Oil giant BP will become carbon neutral by 2050February 17, 2020
According to the statement of the new head of the company Bernard Looney, oil and gas production will be gradually reduced, and investments in renewable energy will increase. BP’s climate goals are among the most ambitious in the sector. However, even they may not be enough to prevent a climate catastrophe.
Fossil fuel companies are hardly environmentally responsible. However, the growing concern of society, politicians and investors due to global warming is forcing them to take action to reduce greenhouse gas emissions.
This trend is well illustrated by the example of the oil and gas giant BP, notes the MIT Technology Review. On Wednesday, Bernard Looney, the company’s new CEO, said it would be climate neutral by 2050. This means a complete cessation or compensation of emissions from the activities of the company, as well as from its oil and gas. To achieve this ambitious goal, emissions will have to be cut by 400 million tons of CO2 annually.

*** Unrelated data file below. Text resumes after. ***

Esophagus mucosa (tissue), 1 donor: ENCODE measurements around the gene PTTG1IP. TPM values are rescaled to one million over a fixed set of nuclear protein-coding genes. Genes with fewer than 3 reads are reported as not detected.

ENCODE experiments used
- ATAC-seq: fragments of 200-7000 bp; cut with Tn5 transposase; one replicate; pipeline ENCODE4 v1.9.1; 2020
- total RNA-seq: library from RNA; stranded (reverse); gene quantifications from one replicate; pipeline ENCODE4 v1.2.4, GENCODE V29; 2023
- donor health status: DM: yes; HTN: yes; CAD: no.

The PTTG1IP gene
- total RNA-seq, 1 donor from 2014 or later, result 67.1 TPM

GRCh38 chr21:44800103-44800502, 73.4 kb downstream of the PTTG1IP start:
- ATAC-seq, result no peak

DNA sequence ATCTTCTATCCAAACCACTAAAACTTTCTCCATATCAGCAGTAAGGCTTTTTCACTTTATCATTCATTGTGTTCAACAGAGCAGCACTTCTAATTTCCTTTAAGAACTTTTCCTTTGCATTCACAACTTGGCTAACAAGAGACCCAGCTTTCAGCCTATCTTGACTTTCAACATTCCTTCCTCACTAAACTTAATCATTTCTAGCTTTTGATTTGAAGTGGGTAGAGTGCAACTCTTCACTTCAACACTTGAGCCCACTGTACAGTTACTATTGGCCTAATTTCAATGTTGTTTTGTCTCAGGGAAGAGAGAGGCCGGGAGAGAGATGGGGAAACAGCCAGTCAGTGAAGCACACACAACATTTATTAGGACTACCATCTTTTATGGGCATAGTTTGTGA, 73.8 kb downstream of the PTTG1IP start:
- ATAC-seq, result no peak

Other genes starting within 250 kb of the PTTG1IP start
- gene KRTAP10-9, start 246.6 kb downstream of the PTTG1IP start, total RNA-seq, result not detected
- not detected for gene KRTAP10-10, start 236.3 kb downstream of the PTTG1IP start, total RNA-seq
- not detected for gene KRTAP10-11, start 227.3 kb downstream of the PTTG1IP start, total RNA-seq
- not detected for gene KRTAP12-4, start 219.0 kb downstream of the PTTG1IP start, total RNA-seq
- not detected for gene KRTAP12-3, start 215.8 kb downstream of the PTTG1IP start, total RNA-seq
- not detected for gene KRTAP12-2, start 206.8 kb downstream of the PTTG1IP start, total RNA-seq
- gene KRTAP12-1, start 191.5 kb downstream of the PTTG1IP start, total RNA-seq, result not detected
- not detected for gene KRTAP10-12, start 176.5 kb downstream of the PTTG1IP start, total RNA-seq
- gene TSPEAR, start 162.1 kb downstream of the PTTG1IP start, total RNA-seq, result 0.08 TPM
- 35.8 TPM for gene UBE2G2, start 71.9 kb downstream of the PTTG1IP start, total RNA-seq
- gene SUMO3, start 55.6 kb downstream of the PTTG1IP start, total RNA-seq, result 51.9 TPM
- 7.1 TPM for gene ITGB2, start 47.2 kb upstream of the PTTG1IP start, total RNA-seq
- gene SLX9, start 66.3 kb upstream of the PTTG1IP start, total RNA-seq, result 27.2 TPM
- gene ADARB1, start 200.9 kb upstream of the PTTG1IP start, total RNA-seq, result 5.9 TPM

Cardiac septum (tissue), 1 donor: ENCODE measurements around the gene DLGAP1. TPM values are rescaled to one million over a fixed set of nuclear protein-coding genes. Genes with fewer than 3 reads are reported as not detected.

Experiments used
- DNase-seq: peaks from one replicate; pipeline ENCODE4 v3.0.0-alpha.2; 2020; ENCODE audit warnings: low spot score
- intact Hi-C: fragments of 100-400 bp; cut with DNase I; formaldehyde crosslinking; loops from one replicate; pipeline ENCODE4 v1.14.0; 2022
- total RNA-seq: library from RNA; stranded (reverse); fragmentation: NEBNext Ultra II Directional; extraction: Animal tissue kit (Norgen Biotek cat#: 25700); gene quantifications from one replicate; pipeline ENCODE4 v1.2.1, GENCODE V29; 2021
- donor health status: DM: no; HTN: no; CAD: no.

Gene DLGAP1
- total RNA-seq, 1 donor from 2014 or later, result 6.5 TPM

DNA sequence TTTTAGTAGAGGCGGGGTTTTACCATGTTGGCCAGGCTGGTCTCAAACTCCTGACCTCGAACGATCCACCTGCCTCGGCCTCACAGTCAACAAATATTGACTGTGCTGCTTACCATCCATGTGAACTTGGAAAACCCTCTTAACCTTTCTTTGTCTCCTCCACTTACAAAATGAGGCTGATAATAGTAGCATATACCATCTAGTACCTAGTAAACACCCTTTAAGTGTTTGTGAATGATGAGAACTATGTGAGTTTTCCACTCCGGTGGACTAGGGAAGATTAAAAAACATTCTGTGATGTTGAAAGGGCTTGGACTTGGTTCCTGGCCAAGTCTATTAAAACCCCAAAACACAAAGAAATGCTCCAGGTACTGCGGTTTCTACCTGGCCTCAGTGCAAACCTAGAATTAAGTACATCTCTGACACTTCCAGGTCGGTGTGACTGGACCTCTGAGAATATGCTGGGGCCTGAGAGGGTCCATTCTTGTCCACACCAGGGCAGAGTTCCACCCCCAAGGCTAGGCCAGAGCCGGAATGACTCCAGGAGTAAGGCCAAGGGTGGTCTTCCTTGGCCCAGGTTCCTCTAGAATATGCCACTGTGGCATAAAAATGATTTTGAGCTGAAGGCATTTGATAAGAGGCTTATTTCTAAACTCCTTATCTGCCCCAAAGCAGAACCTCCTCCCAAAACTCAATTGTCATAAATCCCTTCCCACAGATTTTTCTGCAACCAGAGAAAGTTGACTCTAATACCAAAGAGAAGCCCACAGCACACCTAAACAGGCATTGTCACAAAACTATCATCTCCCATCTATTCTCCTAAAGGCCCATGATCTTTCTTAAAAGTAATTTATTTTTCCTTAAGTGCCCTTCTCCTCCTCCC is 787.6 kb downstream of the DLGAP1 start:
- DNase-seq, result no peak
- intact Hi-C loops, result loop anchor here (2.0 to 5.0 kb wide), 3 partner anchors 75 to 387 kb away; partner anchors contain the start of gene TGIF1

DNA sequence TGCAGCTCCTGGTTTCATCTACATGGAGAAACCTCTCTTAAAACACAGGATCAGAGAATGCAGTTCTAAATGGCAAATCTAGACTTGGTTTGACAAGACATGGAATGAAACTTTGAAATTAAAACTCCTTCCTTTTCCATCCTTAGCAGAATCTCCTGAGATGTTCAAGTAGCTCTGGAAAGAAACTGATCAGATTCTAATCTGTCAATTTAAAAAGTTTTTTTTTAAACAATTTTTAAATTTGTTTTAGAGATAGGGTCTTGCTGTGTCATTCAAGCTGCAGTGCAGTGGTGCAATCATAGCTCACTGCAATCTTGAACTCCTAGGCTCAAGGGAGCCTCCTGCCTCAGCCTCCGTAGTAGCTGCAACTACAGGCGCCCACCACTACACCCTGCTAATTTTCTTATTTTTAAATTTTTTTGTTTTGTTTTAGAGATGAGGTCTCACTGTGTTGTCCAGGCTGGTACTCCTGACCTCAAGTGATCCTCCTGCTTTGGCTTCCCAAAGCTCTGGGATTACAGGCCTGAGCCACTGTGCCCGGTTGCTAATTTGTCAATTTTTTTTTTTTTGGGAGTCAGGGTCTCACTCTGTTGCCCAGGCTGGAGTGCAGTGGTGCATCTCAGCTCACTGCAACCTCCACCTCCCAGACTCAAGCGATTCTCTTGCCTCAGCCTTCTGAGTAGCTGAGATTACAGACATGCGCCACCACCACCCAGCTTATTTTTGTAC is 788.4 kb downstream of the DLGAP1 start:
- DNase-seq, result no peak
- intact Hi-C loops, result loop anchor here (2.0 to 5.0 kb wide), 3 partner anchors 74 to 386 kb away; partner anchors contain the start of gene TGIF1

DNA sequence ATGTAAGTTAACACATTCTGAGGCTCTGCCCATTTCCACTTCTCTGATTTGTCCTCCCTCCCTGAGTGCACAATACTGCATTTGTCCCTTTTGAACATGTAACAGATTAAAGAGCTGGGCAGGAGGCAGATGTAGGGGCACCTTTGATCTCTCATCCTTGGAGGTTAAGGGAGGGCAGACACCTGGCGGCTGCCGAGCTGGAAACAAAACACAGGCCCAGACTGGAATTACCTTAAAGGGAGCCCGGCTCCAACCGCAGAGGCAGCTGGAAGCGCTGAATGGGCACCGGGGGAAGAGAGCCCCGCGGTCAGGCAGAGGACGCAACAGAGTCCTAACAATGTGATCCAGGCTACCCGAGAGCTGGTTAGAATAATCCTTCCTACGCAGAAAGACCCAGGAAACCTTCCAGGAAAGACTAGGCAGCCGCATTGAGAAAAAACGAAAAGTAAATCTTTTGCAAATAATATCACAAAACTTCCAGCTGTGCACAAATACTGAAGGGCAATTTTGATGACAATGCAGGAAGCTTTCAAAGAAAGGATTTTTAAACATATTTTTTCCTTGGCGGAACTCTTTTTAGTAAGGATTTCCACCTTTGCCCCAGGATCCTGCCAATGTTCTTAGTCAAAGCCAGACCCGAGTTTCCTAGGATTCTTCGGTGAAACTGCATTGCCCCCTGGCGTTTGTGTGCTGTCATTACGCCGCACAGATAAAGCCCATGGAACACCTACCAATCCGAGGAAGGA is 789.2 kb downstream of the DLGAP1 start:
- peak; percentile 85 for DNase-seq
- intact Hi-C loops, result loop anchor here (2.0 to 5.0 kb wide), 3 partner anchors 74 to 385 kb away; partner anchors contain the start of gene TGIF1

So far, BP has not provided a detailed plan on how exactly it plans to achieve climate neutrality. It will be published only in September. One of the measures mentioned by Looney will be the gradual reduction of fossil fuel production.
BP’s other possible steps to zero emissions include planting trees, trapping carbon dioxide from the air, and switching to renewable energy sources. The company may also withdraw its assets from the fossil fuel sector.
Statements by the oil giant sound very aggressive. The only oil and gas company whose climate obligations are more ambitious is the Spanish Repsol, which by 2050 plans to reduce to zero emissions from consumers burning the fuel it produces.
Other oil and gas companies have stated more modest goals. Royal Dutch Shell plans to reduce emissions from its own products by 20% by 2035 and by 50% by 2050. Total intends to reduce CO2 emissions by 6 million tons by 2025.
Despite some advances in the climate policy of the oil and gas giants, this may not be enough to fulfill the goals of the Paris Agreement and keep the temperature rise at 2 ° C. According to some estimates, to reduce the risk of climate catastrophe, fossil fuel producers need to reduce production by 35% by 2040. Instead, the sector continues to increase production and explore new fields. According to a recent report by the International Energy Agency, greenhouse gas emissions from the energy sector did not increase in 2019. This is mainly due to the decline in coal generation and the increase in the use of renewable energy in developed countries. At the same time, the global economy grew by 3%.
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